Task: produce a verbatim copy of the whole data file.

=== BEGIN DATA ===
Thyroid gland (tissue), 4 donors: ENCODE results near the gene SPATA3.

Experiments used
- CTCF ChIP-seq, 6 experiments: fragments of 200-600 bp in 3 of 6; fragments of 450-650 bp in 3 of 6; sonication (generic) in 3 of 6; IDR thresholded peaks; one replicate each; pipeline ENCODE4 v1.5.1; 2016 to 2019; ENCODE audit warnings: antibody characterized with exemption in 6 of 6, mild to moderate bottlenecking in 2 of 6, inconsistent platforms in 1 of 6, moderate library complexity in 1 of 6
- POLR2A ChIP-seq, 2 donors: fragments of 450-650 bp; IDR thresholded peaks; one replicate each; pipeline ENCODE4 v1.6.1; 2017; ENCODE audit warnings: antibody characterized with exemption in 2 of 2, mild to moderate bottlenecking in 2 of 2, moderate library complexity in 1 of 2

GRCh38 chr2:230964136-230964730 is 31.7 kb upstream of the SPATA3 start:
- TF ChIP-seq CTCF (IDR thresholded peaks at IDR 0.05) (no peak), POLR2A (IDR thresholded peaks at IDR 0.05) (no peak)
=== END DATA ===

Thyroid gland (tissue), 4 donors: ENCODE results near the gene SPATA3.

Experiments used
- CTCF ChIP-seq, 6 experiments: fragments of 200-600 bp in 3 of 6; fragments of 450-650 bp in 3 of 6; sonication (generic) in 3 of 6; IDR thresholded peaks; one replicate each; pipeline ENCODE4 v1.5.1; 2016 to 2019; ENCODE audit warnings: antibody characterized with exemption in 6 of 6, mild to moderate bottlenecking in 2 of 6, inconsistent platforms in 1 of 6, moderate library complexity in 1 of 6
- POLR2A ChIP-seq, 2 donors: fragments of 450-650 bp; IDR thresholded peaks; one replicate each; pipeline ENCODE4 v1.6.1; 2017; ENCODE audit warnings: antibody characterized with exemption in 2 of 2, mild to moderate bottlenecking in 2 of 2, moderate library complexity in 1 of 2

GRCh38 chr2:230964136-230964730 is 31.7 kb upstream of the SPATA3 start:
- TF ChIP-seq CTCF (IDR thresholded peaks at IDR 0.05) (no peak), POLR2A (IDR thresholded peaks at IDR 0.05) (no peak)